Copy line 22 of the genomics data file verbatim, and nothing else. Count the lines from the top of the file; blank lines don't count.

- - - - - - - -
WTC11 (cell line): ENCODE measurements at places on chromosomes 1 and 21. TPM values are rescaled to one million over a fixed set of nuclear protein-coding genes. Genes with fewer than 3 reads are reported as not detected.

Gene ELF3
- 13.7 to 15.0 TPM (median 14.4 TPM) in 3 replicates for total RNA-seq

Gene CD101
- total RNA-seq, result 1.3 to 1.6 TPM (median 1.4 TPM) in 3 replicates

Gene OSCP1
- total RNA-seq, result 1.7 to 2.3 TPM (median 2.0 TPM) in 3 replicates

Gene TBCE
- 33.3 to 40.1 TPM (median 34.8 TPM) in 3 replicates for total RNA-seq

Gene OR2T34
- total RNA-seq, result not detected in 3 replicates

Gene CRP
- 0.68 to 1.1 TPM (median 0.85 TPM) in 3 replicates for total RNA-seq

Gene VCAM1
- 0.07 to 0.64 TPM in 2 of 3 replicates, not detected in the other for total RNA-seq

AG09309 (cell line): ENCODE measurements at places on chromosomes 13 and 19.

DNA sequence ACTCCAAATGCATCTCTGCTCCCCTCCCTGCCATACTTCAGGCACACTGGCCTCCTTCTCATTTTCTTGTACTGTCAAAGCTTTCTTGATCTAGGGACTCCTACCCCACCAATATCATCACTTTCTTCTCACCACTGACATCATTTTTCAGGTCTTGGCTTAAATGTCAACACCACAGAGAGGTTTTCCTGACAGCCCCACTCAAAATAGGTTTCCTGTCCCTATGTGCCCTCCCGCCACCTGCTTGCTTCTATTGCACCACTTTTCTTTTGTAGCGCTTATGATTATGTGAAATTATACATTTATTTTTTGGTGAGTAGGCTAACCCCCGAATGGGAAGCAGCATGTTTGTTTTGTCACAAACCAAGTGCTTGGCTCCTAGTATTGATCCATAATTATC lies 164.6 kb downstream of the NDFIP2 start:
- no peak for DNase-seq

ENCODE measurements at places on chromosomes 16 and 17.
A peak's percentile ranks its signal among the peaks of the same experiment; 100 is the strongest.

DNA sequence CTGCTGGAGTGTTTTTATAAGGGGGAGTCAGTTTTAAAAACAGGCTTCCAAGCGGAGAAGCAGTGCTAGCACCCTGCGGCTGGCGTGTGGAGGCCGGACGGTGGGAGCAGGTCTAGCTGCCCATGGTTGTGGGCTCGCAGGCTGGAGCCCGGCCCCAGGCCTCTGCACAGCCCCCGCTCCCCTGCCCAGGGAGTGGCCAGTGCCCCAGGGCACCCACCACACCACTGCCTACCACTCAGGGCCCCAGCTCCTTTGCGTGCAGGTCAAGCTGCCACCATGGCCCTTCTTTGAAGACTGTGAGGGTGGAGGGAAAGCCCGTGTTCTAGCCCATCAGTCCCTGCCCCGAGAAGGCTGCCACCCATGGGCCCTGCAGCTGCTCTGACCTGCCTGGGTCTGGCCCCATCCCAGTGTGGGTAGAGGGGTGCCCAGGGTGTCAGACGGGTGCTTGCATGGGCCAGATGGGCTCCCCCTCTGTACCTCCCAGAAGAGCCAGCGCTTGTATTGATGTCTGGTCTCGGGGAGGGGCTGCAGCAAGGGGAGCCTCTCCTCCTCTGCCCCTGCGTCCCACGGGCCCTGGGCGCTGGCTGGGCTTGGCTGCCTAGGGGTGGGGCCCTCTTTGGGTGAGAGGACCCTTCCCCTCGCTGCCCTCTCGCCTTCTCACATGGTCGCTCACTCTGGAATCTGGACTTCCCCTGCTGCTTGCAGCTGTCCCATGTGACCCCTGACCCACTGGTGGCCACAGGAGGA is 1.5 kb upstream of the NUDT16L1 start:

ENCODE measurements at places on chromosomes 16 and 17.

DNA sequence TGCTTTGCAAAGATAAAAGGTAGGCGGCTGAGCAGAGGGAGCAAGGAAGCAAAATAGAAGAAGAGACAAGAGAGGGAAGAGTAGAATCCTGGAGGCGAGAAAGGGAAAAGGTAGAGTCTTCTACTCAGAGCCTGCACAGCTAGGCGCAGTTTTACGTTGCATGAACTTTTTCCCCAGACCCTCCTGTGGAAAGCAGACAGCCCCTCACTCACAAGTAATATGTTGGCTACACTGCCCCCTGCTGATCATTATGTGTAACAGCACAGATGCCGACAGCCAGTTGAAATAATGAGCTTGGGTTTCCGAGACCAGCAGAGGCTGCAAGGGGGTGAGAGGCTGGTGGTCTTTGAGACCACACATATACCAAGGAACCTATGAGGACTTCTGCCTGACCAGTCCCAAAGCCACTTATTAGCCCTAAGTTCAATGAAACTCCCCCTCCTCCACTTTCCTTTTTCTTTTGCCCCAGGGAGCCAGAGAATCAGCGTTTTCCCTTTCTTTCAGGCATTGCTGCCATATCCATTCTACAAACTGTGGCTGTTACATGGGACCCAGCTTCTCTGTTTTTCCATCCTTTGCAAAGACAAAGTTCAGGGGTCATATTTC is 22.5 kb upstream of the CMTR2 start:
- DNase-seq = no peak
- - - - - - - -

ENCODE measurements at places on chromosomes 16 and 17.